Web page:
This young man ranks as an absolute dominant force on the backboards. Zanna rebounds the ball with a fervor bigs rarely display at this level. He does a great job snaring boards out of his area. Zanna plays very actively and keeps opposing big men working, especially since he does not accept box-outs when he attempts to gain position for rebounds. Zanna also blocks shots very well coming from the weak side. He will become even better in the trenches once he adds more strength and matures physically. Zanna has to improve his footwork and post moves, in addition to eliminating the predictability in his game; he loves to post on the left block. When Zanna does receive the ball on the block and tries to make a post move, he tends to take extra steps and travel. Zanna has a nifty little right-handed jump hook over the left shoulder when he doesn't travel.
Roscoe Smith, 6-8 SG/SF
Smith has incredible length and very good athleticism. He also has the size that could allow him to develop into an elite wing scorer, but he needs to get much stronger. Smith has range on his jumper that extends to the 3-point line, but he has a tendency to rely on that shot too much. When he looks to go to the rim, he tends to overdribble and hunt down shots, which serves to bring the offense to a halt. Smith almost exclusively operates on the left wing for his offense. A middle game would make Smith even more difficult for defenses to contend with; it would open up his drive game. He also needs to continue to work on his ball-handling skills. Smith has the length, lateral quickness, and athleticism to become a very good defender, but he only seems to utilize this after he scores a bucket. He also needs to alleviate his tendency to leak out on defense for fast breaks and instead of using his impressive athletic gifts for defensive rebounding. Added strength would not only help him as a rebounder and defender, but also aid him on the offensive end when he goes to the bucket.
Ayodeji Egbeyemi, 6-4 SG
Junior, Fort Washington, Md./National Christian Academy
Egbeyemi has very good athleticism, leaping ability, and quickness, which he uses to get to the rim almost at will. He also covers a vast amount of ground when he puts the ball on the floor and gets into the paint. Egbeyemi has a complete scorer's mentality, looking to attack defenders whenever he gets the ball. He would make himself even tougher to guard if he looked to pass more, instead of shooting practically every time he receives the ball. The defense knows he will drive to the rim, and Egbeyemi has a tendency to dribble right into defenders. He also will benefit from going left off the bounce as opposed to dribbling routinely to his right. Egbeyemi needs to learn to utilize jab-steps and pump-fakes, actually putting himself into position to score with putting the ball on the floor; right now, he has a tendency to over-utilize multiple rhythm dribbles to set himself up for drives to the paint. When he shoots the jumper, he has good lift off of the floor and has dependable shooting ability with range that extends out to the 3-point line, though he could benefit from increased accuracy on his jumper. Given his length and impressive athleticism, Egbeyemi could become a dominant defender, but he needs to devote more energy and attention to this end of the court.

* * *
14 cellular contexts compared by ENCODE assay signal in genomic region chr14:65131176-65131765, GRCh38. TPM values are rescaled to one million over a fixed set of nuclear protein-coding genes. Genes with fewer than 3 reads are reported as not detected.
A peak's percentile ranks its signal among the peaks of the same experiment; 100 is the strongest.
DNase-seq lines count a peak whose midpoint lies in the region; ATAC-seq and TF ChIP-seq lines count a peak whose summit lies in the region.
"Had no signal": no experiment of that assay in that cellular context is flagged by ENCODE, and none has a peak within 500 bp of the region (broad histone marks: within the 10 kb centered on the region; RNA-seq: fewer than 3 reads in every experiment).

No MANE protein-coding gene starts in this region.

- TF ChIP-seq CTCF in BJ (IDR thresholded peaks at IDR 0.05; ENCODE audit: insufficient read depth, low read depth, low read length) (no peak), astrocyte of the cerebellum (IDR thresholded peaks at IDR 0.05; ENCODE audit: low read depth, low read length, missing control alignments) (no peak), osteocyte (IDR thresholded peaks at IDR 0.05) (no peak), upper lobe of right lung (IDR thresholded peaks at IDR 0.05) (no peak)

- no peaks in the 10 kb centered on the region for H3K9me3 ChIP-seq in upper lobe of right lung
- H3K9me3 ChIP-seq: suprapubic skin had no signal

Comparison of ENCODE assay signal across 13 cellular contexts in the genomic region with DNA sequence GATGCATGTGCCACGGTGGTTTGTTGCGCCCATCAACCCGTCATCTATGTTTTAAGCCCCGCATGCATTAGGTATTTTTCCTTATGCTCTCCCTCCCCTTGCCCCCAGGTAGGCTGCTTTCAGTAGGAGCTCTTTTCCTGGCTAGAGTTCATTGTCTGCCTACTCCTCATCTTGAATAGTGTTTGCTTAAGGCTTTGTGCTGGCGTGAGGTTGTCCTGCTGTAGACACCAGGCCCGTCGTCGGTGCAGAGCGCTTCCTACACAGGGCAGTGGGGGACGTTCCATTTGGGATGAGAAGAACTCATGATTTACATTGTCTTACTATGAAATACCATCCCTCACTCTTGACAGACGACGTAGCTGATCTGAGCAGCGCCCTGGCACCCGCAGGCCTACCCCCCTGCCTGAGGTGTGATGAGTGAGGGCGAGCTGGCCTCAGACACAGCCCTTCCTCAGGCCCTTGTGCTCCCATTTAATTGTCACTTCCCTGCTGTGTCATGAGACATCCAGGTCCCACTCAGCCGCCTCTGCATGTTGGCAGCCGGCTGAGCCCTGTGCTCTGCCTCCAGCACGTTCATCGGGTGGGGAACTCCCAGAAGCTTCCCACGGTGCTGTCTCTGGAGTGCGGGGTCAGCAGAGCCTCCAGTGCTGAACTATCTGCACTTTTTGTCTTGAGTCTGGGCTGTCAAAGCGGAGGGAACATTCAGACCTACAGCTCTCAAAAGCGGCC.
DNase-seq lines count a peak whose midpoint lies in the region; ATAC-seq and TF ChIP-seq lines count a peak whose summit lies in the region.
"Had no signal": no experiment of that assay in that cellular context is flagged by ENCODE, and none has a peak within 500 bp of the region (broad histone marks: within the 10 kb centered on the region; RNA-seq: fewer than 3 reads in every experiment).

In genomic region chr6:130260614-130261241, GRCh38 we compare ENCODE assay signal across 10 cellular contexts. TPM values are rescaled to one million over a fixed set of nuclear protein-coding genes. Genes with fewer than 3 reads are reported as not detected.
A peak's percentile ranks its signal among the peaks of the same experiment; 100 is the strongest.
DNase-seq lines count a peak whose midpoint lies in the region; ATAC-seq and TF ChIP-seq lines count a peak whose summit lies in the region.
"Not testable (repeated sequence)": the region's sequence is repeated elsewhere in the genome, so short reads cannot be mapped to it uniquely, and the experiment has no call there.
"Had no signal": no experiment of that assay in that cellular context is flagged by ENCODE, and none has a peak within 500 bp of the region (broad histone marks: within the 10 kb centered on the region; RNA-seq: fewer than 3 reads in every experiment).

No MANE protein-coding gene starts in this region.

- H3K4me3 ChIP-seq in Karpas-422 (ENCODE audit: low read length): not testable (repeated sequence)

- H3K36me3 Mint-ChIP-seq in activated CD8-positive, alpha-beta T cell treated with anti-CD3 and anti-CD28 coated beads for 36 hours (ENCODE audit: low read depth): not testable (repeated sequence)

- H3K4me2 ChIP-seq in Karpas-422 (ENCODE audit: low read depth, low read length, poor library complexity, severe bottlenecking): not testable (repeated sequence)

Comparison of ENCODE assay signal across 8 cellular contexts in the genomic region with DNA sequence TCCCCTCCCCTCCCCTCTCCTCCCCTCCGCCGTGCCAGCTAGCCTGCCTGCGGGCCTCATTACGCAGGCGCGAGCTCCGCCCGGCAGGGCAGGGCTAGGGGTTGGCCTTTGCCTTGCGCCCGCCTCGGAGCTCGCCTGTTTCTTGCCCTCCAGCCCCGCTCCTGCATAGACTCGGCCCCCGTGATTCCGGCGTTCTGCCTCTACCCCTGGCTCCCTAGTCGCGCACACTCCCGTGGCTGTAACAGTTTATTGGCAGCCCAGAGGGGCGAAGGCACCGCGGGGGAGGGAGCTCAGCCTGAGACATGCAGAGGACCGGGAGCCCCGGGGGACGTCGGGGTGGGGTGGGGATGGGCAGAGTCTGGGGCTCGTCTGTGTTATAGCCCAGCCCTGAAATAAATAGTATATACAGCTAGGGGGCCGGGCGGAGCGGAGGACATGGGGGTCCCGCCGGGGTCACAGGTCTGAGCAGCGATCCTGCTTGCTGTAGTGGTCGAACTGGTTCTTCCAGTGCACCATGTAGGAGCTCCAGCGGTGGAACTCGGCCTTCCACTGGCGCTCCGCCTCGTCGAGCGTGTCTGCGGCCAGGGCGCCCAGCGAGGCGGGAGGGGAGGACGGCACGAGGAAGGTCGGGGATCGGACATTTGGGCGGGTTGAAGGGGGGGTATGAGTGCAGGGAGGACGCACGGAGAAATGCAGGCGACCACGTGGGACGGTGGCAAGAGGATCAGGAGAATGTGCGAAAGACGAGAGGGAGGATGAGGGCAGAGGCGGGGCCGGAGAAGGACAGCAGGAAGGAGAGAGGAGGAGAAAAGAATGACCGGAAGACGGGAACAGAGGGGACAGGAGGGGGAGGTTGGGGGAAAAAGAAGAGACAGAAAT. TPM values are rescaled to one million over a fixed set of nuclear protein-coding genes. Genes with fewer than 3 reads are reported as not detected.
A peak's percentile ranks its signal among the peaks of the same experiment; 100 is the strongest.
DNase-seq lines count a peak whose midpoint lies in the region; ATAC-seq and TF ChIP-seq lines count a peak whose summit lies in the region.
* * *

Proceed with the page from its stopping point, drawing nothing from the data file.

Quinn Cook, 6-1 PG
Sophomore, Bowie, Md./DeMatha
Cook has great passing ability and the right temperament for the point guard spot, both of which are somewhat surprising given his youth. He has very good quickness and ball-handling skills, which make him a very good penetrator. Once at the rim, Cook fearlessly looks to convert buckets without regard for the bigs trying to swat away his layup attempts. His quickness and passing ability make him a perfect fit for the transition game; he does a great job setting the tempo by pushing the ball up the floor quickly and finding open teammates streaking to the rim for layups. When not getting to the paint, Cook has a reliable jumper and he will knock down the perimeter shot from 3-point territory if left unattended. He also has the ability to break down defenders and pull up for a midrange jump shot as well. Cook also makes his presence felt on the defensive end by using his lateral quickness to stay in front of opposing ball-handlers, and he excels at anticipating and playing passing lanes for steals, which makes even more fast-breaking opportunities for his club.
Grandy Glaze, 6-6 PF
Sophomore, Frederick, Md./Saint John's Catholic Prep
Glaze does not have explosive athleticism or leaping ability, but he has a very mature game that allows him to excel on the offensive end. Despite not possessing ideal height and length for the interior, Glaze does a great job scoring around the hoop and using angles to compensate for his lack of great explosion when he encounters longer shot-blockers. He adequately attacks defenders off the dribble and utilizes fakes to get shots off. Glaze would benefit from adding counter moves to negate his lack of height in the post. He also needs to continue to improve his perimeter shooting. Glaze plays both ends of the court with good intensity. Despite his average quickness, he moves his feet very well and hedges effectively on screens. Glaze also communicates very well on the defensive end. Glaze also does a more than adequate job of pursuing the ball when it comes off the glass on both ends of the court.
Phillip Wood, 6-3 PG/SG
Senior, Upper Marlboro, Md./Wise